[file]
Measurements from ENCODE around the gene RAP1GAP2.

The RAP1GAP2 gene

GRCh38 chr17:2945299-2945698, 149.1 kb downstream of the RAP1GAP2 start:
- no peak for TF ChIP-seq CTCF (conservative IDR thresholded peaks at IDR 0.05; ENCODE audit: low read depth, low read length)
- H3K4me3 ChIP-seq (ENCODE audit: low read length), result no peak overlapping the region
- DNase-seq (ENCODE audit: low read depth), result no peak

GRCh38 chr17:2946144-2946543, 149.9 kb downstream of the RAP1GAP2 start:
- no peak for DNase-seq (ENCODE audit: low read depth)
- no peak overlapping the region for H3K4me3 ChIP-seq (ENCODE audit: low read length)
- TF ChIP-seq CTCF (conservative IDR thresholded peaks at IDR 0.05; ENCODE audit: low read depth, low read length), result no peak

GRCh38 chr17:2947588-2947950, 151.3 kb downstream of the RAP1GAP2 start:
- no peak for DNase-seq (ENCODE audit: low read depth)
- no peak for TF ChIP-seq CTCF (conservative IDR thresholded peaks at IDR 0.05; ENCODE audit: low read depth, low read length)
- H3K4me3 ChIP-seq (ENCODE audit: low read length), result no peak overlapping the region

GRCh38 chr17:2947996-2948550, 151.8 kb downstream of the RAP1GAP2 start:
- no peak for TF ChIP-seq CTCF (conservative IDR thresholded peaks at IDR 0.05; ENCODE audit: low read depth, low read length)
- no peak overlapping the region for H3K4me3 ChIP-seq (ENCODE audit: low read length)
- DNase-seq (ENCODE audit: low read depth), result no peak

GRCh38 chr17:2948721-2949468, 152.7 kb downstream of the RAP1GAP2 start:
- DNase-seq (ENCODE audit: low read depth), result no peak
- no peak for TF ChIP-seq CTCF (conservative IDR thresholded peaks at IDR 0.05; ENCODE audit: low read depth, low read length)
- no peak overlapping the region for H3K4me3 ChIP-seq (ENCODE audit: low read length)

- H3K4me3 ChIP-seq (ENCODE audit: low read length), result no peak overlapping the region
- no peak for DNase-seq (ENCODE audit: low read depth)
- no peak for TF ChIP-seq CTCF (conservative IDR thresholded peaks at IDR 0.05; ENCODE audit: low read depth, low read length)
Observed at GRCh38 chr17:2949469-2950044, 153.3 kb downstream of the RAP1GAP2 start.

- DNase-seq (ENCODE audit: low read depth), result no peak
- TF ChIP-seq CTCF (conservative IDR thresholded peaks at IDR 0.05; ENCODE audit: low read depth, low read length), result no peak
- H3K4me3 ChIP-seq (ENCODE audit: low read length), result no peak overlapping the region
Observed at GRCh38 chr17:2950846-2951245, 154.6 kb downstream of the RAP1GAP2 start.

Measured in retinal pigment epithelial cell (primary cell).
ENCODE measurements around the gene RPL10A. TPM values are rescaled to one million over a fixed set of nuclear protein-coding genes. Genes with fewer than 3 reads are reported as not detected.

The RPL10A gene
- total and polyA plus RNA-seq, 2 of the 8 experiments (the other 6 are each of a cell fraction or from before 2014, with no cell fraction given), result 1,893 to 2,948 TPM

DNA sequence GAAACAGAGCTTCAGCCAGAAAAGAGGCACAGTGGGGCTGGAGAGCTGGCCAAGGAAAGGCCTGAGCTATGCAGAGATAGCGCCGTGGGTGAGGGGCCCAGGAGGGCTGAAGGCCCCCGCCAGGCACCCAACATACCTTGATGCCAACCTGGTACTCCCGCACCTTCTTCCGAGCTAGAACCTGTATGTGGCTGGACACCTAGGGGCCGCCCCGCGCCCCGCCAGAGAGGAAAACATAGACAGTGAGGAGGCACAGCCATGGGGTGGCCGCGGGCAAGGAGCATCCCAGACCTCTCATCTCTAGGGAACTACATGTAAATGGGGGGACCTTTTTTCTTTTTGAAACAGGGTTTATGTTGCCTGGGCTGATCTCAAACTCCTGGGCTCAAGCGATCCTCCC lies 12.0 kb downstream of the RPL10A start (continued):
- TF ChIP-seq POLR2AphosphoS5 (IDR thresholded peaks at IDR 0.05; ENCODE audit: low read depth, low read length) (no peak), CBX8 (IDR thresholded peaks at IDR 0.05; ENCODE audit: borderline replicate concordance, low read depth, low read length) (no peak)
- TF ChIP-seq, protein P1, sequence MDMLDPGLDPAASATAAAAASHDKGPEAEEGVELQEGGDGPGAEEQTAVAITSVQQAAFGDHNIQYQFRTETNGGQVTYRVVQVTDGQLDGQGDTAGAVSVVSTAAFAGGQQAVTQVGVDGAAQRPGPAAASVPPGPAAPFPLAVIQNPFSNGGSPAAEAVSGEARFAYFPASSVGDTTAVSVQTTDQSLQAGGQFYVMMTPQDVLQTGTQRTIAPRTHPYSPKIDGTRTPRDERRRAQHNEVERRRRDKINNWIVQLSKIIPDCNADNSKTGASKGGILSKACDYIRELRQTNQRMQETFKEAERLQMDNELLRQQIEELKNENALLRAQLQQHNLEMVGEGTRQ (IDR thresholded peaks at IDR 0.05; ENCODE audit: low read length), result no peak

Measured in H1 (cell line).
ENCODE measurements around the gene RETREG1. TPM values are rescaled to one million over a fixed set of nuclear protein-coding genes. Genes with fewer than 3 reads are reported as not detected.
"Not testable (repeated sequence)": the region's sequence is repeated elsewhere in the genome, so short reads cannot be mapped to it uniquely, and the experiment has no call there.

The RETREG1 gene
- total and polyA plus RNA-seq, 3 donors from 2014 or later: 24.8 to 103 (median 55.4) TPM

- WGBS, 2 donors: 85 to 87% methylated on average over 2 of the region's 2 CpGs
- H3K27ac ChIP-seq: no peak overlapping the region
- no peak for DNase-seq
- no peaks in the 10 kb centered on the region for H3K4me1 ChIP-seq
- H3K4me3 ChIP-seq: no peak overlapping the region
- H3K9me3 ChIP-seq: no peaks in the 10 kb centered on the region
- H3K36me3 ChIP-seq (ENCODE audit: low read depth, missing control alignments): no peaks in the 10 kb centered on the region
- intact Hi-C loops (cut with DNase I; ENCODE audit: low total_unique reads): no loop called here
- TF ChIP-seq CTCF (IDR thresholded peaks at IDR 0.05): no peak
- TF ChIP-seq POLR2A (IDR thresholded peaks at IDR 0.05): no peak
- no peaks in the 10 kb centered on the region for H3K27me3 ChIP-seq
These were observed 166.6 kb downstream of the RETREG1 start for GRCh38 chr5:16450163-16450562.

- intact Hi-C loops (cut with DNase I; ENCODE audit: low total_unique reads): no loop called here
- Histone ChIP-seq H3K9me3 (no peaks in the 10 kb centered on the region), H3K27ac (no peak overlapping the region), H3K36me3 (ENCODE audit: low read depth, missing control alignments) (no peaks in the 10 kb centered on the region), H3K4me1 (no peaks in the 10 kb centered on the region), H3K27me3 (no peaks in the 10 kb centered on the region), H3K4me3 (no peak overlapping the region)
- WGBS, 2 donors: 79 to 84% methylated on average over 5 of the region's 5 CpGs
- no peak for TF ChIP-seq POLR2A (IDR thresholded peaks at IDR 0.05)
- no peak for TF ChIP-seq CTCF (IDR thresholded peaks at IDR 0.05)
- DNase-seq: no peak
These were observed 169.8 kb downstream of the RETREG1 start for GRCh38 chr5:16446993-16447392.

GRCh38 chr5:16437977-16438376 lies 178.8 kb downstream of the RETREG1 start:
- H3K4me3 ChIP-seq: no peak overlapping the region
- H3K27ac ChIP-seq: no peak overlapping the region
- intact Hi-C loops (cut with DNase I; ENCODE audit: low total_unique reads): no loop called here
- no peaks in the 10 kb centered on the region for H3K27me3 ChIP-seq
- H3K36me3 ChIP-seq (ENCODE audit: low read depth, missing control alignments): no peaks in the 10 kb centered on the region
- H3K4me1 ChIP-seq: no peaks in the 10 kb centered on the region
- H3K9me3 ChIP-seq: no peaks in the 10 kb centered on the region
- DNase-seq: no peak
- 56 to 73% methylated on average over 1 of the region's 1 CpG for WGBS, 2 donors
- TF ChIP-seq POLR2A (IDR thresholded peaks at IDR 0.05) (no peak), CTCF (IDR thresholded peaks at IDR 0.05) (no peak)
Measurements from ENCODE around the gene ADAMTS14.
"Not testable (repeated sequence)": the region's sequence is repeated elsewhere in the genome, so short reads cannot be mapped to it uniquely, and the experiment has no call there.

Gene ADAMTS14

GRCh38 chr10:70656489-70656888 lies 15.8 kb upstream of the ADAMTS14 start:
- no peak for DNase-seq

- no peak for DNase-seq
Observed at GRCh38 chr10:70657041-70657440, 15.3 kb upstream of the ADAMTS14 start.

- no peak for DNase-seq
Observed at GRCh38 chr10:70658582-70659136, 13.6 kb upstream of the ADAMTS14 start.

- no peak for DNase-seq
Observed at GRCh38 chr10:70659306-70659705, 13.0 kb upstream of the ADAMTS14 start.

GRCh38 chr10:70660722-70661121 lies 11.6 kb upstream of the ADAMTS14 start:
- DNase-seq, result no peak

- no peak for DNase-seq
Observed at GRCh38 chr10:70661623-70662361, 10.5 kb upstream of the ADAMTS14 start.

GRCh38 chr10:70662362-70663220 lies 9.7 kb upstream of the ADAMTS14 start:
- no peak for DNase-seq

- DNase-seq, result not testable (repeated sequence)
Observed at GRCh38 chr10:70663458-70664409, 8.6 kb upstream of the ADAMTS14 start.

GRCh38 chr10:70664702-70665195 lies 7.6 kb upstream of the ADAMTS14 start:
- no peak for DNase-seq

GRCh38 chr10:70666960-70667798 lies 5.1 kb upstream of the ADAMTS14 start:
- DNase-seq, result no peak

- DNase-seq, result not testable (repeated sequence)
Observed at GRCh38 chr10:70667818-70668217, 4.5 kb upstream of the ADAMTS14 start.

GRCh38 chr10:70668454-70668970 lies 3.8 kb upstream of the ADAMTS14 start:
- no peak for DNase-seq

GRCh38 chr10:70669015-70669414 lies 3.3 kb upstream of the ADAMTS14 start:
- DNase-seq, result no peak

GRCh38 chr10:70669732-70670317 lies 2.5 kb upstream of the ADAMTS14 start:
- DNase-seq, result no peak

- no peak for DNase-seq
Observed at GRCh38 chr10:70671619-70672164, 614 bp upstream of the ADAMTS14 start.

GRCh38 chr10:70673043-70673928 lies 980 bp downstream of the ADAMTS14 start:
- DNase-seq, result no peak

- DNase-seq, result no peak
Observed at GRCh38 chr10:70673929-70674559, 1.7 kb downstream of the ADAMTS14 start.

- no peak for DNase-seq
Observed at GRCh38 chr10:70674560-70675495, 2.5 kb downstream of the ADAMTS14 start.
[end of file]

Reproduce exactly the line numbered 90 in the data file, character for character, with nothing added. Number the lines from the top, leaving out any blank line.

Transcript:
- DNase-seq, result not testable (repeated sequence)